In the midst of the uproar by the winning team, the “Colossus of the Independence Road” received games from the Mexico 68 Olympic Games and there the Mexican team lost the semifinal against Bulgaria 3-2.
For the Mexico 70 World Cup, FIFA demanded an expansion of the capacity of the Jalisco Stadium. A second floor was built and all locations were roofed. The cost of the work was 50 million pesos.
It was precisely in the Mexico 70 World Cup that Brazil fell in love with Mexicans. The team led by Edson Arantes Do Nascimento ‘Pelé’, played Group 3 games in Guadalajara and returned to play the semifinal against Uruguay.
AP Photo / Anonymous
The Brazil-Peru match during the 1970 World Cup at the Jalisco stadium
That game is remembered for a play in which the Brazilian star pulled the goalkeeper out of his position with a feint, ran to the right, shot and the ball passed near the left post. The moment was baptized as the “best no goal” in history.
In addition to football, the Jalisco Stadium has witnessed historical and massive moments. In 1979 Pope John Paul II offered a message against violence and hearing ideologies. In 1985 it was performed the first rock concert in the place in charge of the Quiet Riot group.
In 1986, the Jalisco Stadium was for the second time the World Cup headquarters and received Brazil again, which played five games in “his home” and saw the Cariocas lose to France in penalties, the worst of them, thrown by then idol of the selection, Socrates, who failed at the decisive moment.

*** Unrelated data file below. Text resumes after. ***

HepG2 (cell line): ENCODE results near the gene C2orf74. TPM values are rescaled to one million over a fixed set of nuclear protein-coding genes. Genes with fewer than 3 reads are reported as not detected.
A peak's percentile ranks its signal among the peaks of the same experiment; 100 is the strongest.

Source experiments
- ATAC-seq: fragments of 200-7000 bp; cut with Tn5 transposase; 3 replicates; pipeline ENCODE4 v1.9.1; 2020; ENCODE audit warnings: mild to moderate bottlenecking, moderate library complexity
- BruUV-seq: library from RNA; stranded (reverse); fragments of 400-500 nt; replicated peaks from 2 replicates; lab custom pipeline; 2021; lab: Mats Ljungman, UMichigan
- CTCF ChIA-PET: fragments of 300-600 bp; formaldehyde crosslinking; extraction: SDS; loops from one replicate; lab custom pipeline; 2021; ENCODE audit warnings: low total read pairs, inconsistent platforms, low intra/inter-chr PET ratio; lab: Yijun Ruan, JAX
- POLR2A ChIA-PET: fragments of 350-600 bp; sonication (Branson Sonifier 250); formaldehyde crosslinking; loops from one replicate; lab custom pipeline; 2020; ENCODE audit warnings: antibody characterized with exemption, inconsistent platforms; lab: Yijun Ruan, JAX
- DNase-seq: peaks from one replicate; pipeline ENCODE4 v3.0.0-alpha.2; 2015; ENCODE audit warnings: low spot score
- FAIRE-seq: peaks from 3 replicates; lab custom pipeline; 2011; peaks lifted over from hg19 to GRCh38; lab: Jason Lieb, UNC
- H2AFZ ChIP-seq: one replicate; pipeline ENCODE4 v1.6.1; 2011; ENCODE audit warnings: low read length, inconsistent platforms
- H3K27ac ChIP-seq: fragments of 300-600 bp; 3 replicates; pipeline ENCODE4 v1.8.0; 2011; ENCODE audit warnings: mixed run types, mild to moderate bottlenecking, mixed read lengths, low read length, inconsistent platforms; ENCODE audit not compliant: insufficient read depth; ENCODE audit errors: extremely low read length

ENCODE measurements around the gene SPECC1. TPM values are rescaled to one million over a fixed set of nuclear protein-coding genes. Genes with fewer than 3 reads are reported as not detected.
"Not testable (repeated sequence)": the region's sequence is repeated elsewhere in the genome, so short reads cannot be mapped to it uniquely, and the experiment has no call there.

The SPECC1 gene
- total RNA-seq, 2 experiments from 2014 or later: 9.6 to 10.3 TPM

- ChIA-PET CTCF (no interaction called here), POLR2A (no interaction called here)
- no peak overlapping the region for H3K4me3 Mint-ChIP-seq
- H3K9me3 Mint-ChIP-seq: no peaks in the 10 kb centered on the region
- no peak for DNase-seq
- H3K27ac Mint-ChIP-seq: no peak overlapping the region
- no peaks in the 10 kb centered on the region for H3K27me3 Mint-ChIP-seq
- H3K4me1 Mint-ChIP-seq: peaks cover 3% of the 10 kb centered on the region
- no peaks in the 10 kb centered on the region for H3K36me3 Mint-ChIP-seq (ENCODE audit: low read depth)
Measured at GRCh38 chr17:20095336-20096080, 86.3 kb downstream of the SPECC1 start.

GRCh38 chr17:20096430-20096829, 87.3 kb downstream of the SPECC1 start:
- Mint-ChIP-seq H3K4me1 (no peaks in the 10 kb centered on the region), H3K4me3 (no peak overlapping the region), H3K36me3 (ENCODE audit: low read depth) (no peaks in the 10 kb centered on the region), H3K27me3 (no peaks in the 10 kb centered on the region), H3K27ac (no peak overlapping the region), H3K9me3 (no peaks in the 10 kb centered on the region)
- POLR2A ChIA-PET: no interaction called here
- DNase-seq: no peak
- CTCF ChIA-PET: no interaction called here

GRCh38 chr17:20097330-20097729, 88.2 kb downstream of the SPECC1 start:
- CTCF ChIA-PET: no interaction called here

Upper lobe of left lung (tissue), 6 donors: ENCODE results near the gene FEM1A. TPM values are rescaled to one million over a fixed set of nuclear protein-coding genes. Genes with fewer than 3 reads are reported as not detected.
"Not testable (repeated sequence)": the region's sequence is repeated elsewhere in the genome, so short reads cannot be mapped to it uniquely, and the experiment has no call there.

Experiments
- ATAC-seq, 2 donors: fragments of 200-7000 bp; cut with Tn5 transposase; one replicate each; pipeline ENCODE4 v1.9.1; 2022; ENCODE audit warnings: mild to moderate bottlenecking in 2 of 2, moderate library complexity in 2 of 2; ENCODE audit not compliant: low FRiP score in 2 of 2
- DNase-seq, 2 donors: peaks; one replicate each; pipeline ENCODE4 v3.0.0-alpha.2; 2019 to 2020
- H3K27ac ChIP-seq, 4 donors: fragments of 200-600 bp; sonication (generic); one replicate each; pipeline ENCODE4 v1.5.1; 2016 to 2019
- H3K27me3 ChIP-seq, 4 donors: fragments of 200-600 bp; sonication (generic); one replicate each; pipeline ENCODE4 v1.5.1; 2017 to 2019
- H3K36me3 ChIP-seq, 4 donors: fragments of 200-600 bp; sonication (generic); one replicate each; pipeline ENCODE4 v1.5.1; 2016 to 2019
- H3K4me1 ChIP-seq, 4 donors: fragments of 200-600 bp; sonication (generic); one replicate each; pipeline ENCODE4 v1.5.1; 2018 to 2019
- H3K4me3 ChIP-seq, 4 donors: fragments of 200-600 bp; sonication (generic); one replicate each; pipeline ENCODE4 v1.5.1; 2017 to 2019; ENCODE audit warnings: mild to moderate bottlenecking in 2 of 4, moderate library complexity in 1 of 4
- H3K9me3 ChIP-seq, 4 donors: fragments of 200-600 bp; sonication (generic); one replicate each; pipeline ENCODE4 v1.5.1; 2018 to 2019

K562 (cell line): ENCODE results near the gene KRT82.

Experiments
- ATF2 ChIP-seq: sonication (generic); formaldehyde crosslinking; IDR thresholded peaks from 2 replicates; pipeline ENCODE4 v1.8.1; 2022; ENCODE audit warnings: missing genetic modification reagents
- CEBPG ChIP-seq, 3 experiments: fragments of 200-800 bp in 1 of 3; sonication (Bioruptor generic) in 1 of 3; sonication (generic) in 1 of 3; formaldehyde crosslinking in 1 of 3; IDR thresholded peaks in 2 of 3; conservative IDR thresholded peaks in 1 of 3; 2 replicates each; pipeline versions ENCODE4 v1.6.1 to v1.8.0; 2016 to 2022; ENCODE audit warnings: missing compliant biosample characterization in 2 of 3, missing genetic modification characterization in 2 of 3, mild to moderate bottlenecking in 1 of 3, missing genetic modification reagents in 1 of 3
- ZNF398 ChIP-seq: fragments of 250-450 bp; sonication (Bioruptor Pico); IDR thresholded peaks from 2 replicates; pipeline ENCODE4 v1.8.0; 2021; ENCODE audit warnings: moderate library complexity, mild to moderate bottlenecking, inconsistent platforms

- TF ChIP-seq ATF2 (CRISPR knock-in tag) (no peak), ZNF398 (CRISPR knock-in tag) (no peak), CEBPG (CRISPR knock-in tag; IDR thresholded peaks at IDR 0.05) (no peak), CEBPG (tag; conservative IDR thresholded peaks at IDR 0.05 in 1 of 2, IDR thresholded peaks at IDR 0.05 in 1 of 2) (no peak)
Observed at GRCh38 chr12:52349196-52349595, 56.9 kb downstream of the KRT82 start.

Chivas was crowned again in that stadium in 1987 against Cruz Azul and 10 years later he won the cup of the first short tournament in 1997 by beating Toros Neza 7-2, and his last championship in the historic stadium was against Toluca, which He won 2-1 in 2006. Since then, no championship has been held on this court.
The passage of Brazil through Jalisco inspired Plaza Brasil in front of the Stadium and the Clubes Unidos logo was modified inspired by the team that lavished the ‘Jogo bonito’ of the Cariocas.
Jalisco Stadium became international again in 1999, as it hosted the Confederations Cup. He received the matches of Group B, composed of Brazil from Ronaldinho, the United States, Germany and New Zealand.
Since 1967, the official voice of the Jalisco Stadium has been in charge of Rafael Almaraz, in charge of announcing alignments, reprimands, expelled and announcing brands.
Upon reaching 60 years, the Jalisco Stadium has capacity for 55 thousand fans, is home to Atlas and Black Lions, has a long fast football championships, but remains solid, firm and monumental.
A football match at the Jalisco stadium, Mexico (archive)
The stadium in numbers
- 1960 it was the year of its inauguration
- 18 million pesos it was its initial cost
- 30 thousand spectators it was his ability in his first stage
- 70 thousand fans it was the maximum capacity that housed after the extension in 1969
- 50 million pesos it was the cost of his first remodeling
- 2 World Cups were played in this property (1970 and 1986)
- 1 Confederations Cup (1999)
- 1 Papal visit (John Paul II in 1979)